You've been thinking about quitting smoking for a while now, or you may already have decided to accept the mission and put yourself and your health first.
When you're planning to quit, it's normal to have lots of questions about the experience. One of the most common is: How am I going to feel when my body and brain are withdrawing from nicotine?
It is true that as your body works to rid itself of nicotine, you may experience some symptoms of withdrawal.1 The good news is, the more you know about the symptoms, and when they might hit, the better prepared you will be to beat them and emerge the winner.
So, regardless of where you are in your planning to quit journey, let’s take a look at the very first step of the mission in front of you: Week 1.
Step 1: The first week. This is the toughest part. But you’re stronger than the withdrawal. You can beat it.
So, what might you be going through in week 1?
Feeling irritable, angry, anxious or down. It’s normal to feel emotional in the first weeks after you quit, but it will pass. Try and think of it as just a passing phase – you and your emotions will calm down and you will begin to feel like yourself again … just without the cigarettes.2
Crazy cravings. The urge to smoke will pass within a few minutes. Try and resist each urge when it strikes. The cravings will gradually get less frequent until they are just a distant memory.2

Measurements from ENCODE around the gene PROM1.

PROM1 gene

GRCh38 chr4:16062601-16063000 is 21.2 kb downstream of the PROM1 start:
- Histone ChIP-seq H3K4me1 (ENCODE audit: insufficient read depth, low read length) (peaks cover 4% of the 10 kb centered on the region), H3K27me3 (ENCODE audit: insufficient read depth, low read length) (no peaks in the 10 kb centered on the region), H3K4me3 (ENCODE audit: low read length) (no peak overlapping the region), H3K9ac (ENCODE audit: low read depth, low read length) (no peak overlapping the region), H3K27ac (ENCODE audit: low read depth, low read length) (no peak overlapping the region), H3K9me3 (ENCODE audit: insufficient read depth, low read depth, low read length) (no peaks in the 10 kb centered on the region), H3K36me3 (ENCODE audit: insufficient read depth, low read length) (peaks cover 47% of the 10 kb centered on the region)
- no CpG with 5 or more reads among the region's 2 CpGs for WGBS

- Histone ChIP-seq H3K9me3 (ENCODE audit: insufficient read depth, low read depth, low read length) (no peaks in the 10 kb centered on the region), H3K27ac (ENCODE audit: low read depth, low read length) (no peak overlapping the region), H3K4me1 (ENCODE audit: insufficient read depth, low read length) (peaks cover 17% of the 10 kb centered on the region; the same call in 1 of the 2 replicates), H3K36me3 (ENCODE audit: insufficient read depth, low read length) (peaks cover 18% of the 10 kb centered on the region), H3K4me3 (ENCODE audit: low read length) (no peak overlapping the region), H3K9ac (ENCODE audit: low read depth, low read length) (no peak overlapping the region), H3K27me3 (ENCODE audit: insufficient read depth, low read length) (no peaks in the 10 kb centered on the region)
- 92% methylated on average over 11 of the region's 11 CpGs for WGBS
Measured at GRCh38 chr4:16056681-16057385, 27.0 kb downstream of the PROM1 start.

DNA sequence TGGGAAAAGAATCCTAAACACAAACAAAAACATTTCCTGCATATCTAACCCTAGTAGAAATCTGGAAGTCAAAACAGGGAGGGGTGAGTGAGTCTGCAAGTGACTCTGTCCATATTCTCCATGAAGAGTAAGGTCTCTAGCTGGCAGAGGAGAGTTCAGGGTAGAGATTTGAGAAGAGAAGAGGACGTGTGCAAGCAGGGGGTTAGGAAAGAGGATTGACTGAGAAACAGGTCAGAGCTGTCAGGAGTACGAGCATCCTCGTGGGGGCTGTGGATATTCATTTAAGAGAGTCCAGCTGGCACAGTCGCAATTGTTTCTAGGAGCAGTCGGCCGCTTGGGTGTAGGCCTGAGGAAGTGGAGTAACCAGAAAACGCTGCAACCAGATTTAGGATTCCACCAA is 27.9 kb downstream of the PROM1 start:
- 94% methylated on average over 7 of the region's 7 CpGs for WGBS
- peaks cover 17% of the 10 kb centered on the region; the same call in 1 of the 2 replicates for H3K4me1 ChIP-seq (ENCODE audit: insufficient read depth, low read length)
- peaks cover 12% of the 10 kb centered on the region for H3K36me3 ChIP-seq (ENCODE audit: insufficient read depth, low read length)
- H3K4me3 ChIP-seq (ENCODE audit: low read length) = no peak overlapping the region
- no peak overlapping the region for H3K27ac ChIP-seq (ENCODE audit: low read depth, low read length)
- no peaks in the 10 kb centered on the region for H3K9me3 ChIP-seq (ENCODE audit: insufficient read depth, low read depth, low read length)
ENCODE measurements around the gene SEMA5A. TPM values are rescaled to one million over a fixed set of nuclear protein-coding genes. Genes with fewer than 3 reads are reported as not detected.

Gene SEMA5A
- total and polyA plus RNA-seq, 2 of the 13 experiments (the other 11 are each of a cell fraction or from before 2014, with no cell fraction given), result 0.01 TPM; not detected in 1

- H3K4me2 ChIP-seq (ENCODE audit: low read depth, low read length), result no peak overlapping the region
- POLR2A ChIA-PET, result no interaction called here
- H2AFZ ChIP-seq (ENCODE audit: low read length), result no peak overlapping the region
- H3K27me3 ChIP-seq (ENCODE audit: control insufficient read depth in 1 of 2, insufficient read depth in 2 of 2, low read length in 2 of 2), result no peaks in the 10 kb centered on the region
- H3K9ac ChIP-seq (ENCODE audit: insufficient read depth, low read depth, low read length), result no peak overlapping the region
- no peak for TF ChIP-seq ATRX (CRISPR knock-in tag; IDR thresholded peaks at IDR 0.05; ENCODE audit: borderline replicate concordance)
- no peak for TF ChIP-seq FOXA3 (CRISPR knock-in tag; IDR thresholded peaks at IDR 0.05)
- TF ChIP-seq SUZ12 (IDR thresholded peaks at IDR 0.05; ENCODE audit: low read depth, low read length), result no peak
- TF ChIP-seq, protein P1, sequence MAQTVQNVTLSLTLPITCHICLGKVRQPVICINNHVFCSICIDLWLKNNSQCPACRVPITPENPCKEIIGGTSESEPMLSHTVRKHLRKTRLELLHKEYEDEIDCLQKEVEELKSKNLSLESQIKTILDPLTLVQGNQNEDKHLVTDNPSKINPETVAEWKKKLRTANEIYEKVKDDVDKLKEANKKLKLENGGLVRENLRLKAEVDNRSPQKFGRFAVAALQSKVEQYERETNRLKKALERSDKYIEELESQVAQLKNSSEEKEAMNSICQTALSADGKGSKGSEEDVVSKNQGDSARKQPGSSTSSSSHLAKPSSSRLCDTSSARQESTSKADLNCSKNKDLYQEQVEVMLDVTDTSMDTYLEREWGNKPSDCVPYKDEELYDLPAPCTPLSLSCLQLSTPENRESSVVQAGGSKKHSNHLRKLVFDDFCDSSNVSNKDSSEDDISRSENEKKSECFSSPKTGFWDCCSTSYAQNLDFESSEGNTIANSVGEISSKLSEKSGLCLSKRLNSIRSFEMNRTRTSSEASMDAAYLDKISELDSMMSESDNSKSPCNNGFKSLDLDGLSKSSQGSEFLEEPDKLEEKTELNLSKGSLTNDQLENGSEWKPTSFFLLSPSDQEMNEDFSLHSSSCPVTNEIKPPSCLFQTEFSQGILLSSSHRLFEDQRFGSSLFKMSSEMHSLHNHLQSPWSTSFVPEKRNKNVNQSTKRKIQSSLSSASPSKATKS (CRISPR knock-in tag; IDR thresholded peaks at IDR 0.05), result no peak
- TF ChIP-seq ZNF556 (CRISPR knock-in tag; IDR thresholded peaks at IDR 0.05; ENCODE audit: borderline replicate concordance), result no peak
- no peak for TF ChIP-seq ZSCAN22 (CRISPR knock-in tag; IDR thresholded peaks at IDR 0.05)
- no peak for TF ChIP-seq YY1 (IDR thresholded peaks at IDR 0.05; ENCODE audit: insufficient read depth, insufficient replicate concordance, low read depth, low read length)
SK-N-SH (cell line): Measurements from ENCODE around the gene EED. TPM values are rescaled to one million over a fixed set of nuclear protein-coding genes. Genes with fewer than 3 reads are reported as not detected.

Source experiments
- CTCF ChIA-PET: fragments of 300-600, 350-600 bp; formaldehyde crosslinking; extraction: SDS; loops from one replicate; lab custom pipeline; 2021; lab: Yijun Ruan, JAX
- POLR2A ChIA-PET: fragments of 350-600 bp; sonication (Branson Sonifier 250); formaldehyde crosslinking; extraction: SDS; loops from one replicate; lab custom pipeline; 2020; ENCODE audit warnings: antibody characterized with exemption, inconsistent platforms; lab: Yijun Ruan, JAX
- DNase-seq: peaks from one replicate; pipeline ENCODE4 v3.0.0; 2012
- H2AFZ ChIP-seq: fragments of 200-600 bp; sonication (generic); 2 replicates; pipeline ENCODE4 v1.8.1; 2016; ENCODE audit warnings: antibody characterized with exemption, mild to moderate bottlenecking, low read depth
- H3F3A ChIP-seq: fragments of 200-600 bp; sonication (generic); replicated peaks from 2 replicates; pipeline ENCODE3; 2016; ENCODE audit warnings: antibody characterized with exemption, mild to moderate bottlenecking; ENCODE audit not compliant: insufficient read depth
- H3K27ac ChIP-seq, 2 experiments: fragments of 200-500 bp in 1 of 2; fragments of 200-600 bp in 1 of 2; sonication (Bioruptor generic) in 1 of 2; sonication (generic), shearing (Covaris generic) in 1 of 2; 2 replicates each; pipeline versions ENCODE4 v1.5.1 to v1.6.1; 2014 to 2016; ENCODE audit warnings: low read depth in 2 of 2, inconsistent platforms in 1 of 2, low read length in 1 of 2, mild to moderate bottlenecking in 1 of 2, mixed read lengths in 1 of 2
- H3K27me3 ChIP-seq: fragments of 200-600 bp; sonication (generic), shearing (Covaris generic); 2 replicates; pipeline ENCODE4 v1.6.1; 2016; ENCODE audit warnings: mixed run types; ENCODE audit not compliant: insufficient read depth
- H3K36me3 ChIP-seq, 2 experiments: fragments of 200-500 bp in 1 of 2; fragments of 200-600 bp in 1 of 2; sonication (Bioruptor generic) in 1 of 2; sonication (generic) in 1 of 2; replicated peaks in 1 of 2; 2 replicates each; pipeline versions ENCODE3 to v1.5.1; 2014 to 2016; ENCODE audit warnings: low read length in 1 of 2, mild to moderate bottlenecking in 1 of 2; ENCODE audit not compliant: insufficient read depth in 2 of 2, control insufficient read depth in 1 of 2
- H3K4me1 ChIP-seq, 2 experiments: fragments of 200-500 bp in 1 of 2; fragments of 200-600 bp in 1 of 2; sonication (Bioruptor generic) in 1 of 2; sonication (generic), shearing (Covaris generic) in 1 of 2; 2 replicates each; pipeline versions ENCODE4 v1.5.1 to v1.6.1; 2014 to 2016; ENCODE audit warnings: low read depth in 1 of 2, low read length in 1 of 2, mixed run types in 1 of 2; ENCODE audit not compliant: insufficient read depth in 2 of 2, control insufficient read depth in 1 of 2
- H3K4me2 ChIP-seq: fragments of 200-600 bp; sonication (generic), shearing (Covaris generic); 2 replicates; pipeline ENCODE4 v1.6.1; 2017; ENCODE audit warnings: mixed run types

Restlessness, difficulty concentrating or sleeping problems. Try practising deep breathing, listen to some music, or learn some relaxation techniques like yoga. Make sure you take a break from caffeine too, as it will only heighten those restless feelings.2
Increased appetite and weight gain.2 Try upping your exercise – not only can it reduce cravings and withdrawal symptoms, it can help you manage your weight.2 Keep some healthy snacks on hand for when the hunger strikes.
Feeling physical. Although they are not as common, some people might experience some physical symptoms in the first few weeks. These might include:2
- cold like symptoms such as coughing, sore throat or sneezing
- dizziness or feeling lightheaded
- mouth ulcers.
If you’d like more help in understanding smoking withdrawal symptoms you're likely to encounter or that you're already experiencing, it’s well worth a visit to your doctor. You're up to 4x more likely to succeed in quitting with the help of a healthcare professional compared to quitting unaided.4 So talk to your doctor about finding a way to put these symptoms, and the first week, behind you.
Once you've got through week 1, you will have made it through the hardest part.3 Let’s see what weeks 2–4 have in store.